With a weakly directed and choreographed production the actors seem left to their own devices to try and scratch out a performance. The most successful is Paul Schoeffler, in the pocket-sized role of film heartthrob Vittorio Vidal. In his roughly fifteen minutes on stage Schoeffler provides a wickedly funny spoof of machismo elegance that evolves into a warm and brotherly presence as the first man to treat Charity with respect and decency. He works Simon's comedy like a charm and wraps a powerful baritone around his one ballad, nimbly balancing the romance of the song with the comic context in which it's presented. Schoeffler provides the best fifteen minutes of musical comedy acting this season.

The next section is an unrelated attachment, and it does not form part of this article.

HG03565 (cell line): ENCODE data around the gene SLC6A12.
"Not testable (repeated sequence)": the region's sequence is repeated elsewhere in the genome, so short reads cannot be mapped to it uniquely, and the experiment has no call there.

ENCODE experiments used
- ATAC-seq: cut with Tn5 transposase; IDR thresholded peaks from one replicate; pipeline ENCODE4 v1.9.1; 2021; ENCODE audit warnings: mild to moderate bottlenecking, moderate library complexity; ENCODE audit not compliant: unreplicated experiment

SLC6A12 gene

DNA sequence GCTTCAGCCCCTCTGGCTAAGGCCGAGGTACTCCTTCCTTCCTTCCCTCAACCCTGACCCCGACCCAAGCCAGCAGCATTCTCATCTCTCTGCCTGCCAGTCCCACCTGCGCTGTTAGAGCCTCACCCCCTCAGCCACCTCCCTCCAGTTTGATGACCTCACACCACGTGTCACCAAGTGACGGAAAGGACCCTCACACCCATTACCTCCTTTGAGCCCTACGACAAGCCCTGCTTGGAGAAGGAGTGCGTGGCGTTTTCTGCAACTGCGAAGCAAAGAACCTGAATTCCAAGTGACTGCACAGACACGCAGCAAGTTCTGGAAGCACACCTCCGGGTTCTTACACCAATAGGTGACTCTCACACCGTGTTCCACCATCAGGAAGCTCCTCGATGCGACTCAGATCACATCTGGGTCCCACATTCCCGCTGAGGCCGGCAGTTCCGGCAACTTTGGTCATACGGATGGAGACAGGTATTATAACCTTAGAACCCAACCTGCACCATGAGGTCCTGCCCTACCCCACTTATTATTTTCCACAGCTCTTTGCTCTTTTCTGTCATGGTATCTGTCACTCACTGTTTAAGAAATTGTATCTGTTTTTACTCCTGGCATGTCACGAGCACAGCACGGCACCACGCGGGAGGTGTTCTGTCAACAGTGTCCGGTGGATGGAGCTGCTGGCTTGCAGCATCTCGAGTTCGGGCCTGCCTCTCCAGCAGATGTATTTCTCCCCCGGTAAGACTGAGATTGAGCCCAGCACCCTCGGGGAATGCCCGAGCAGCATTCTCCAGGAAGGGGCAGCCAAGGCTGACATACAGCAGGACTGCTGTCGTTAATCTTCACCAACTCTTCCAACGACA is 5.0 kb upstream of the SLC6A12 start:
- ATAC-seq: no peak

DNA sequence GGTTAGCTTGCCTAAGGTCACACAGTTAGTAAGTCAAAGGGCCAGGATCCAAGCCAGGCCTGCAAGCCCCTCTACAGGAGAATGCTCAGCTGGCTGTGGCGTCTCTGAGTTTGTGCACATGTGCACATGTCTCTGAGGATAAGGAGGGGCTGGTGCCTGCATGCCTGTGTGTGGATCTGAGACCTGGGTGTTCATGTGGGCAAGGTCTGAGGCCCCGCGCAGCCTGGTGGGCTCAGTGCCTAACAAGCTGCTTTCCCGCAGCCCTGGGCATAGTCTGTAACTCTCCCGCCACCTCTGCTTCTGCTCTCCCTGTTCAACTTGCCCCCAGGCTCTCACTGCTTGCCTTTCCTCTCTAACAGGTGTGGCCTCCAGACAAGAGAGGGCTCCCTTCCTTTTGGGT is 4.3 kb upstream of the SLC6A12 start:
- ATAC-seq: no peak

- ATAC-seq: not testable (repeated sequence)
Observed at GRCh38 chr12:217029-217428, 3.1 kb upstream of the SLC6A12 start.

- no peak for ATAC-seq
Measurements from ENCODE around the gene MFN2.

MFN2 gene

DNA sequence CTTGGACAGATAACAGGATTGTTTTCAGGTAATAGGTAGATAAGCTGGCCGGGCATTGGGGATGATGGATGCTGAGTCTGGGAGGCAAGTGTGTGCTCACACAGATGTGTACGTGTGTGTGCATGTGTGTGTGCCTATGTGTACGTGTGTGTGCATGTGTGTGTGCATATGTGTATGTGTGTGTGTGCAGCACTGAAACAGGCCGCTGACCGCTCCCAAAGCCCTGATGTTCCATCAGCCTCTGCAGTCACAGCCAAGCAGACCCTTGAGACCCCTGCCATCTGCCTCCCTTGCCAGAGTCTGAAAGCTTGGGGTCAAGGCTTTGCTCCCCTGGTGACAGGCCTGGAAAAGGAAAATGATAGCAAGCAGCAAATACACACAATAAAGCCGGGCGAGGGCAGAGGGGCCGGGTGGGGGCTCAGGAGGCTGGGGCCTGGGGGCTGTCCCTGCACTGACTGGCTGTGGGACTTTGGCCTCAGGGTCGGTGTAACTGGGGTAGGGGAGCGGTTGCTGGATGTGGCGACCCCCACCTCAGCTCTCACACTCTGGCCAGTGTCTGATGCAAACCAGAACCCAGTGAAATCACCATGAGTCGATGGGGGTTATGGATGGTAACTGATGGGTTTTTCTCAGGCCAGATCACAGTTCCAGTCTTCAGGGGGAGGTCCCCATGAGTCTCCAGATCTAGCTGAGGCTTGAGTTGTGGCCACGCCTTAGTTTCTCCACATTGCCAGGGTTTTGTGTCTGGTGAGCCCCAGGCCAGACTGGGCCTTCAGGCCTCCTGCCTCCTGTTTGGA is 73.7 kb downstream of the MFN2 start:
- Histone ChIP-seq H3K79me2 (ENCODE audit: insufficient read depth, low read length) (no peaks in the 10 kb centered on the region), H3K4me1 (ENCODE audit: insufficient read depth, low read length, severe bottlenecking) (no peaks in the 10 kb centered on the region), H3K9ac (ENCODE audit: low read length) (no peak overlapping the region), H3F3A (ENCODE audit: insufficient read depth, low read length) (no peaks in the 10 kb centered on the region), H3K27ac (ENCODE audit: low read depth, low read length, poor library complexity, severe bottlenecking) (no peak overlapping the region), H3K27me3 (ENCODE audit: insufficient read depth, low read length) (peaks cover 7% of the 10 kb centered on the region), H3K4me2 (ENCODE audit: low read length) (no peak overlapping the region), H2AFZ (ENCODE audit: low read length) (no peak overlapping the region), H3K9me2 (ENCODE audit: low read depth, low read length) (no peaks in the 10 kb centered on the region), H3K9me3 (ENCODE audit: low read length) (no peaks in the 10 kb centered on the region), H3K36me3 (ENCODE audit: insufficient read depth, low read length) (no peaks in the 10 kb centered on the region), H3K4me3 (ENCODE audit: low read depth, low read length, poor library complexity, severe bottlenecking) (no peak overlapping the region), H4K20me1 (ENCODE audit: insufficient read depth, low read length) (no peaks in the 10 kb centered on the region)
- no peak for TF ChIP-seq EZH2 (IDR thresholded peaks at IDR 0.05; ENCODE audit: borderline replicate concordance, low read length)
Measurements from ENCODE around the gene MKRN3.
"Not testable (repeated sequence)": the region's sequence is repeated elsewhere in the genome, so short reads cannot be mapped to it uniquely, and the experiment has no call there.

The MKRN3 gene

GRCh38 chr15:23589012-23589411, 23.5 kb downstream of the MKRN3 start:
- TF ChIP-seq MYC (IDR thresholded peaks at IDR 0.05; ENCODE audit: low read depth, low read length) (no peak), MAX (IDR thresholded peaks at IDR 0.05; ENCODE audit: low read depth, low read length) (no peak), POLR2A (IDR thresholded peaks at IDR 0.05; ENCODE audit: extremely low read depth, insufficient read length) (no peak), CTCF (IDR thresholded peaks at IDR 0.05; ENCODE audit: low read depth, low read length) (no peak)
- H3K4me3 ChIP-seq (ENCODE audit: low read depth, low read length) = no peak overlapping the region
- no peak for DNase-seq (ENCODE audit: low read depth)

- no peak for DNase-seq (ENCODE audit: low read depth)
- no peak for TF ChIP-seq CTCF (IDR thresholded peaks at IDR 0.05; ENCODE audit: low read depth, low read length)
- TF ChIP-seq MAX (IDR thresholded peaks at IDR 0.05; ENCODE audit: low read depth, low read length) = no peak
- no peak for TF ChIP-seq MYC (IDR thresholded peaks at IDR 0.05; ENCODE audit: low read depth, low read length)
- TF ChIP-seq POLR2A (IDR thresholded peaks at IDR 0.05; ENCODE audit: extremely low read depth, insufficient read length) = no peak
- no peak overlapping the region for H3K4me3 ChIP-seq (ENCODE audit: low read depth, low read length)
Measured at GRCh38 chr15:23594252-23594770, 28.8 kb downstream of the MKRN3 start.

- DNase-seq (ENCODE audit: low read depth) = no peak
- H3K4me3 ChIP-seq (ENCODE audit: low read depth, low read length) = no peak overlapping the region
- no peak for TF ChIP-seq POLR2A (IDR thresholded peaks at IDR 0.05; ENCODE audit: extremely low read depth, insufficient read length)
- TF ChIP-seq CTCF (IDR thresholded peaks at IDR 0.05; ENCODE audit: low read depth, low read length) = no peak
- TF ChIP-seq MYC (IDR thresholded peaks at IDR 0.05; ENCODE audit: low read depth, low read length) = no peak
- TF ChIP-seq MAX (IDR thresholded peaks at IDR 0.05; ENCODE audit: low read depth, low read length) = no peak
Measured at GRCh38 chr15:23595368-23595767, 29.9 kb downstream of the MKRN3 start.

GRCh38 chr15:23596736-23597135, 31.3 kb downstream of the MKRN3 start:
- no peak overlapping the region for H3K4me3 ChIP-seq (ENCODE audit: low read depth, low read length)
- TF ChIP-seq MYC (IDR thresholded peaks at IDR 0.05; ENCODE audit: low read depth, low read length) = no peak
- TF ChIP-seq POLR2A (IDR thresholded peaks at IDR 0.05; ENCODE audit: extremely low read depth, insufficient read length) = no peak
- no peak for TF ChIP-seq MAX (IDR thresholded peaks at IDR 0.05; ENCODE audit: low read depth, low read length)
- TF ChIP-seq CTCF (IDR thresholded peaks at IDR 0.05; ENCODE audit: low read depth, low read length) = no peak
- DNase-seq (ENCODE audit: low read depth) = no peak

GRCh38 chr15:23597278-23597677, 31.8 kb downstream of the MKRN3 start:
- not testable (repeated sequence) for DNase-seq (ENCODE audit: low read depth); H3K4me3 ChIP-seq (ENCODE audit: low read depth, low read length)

If you missed Denis O'Hare's Tony winning performance as a flamboyantly neurotic Chelsea accountant in Take Me Out, you'll see much of it in his portrayal of Oscar, Charity's main love interest. True, the characters are fairly similar, but although O"Hare is frequently very funny, he seems to be in a different show than his romantic counterpart. He may look at her from time to time, but his first scenes are so focused on his wild antics that there's no foundation set when he finally tries to express sincerity. He sings with a voice that's loud, on key and, when he's not going for a laugh, adheres firmly to the melody line, but unlike a musical theatre performer who excels at acting through singing, O'Hare always seems to be working so hard to get the music right that the lyrics seem ignored.